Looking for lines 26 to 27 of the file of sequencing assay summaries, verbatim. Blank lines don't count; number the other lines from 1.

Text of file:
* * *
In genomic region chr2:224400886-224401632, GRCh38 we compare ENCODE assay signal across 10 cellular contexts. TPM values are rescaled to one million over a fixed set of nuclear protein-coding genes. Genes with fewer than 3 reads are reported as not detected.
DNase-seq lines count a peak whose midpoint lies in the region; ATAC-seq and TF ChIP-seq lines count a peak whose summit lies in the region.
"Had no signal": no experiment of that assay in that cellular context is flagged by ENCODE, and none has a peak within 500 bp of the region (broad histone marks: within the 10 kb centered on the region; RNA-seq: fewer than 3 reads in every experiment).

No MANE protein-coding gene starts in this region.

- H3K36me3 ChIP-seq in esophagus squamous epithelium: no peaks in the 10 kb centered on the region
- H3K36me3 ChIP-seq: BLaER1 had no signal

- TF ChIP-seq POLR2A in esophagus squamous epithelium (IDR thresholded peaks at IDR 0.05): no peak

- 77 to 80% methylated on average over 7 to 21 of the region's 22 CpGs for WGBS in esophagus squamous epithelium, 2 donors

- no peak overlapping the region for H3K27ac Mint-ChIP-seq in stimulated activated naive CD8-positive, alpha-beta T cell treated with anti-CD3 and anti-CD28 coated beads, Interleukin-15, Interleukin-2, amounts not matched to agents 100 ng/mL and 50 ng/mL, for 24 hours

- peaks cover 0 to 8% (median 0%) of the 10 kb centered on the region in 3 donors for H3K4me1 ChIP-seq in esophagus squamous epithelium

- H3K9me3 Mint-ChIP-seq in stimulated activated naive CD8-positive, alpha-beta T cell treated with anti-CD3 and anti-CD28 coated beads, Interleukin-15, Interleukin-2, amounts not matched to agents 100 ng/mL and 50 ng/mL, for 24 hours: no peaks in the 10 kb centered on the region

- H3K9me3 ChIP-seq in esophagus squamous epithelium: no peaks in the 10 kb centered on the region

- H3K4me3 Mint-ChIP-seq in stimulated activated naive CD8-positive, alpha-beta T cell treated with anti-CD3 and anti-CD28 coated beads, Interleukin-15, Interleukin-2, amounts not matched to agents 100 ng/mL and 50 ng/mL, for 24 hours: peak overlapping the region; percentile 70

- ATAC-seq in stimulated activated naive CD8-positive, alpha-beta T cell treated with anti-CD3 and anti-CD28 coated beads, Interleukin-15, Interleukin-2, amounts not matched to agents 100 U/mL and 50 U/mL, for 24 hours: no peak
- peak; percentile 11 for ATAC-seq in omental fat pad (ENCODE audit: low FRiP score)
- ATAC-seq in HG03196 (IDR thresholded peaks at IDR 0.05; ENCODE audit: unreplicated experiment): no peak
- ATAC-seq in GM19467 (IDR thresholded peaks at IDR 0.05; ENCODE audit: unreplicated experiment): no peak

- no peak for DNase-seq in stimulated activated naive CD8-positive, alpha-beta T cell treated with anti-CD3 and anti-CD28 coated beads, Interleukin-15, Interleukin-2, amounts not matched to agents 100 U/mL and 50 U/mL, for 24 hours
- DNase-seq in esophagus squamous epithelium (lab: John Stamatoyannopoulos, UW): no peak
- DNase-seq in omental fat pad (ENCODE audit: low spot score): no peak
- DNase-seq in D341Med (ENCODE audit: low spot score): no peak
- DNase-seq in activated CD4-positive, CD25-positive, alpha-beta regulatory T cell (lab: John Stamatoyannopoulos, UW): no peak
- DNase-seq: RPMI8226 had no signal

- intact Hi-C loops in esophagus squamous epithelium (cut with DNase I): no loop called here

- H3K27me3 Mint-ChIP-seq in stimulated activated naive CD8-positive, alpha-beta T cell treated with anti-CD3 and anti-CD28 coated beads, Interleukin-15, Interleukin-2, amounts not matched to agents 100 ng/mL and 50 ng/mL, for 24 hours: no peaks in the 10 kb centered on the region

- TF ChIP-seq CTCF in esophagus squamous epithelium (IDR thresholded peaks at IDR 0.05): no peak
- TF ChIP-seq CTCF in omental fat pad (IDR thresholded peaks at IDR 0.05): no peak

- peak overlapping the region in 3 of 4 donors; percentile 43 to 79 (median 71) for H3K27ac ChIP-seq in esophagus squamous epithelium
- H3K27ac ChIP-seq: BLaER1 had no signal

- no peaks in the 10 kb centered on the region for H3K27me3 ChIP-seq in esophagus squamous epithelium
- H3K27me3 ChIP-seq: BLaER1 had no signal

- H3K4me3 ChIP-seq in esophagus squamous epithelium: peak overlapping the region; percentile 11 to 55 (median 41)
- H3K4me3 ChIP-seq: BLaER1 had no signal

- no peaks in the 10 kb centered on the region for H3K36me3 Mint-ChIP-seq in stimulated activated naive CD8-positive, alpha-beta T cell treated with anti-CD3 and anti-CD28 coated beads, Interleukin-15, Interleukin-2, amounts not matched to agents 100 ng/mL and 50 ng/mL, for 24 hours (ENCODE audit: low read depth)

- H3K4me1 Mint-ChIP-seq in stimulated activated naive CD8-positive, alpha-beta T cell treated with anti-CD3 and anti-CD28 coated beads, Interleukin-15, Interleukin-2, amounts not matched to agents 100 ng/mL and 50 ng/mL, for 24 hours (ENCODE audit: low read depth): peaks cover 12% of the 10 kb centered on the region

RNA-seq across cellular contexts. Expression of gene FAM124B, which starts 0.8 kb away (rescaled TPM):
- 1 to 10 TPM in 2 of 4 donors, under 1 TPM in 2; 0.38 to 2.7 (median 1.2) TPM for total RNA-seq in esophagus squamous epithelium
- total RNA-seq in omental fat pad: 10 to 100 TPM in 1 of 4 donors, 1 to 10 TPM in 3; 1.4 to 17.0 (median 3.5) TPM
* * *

- TF ChIP-seq CTCF in esophagus squamous epithelium (IDR thresholded peaks at IDR 0.05): no peak
- TF ChIP-seq CTCF in omental fat pad (IDR thresholded peaks at IDR 0.05): no peak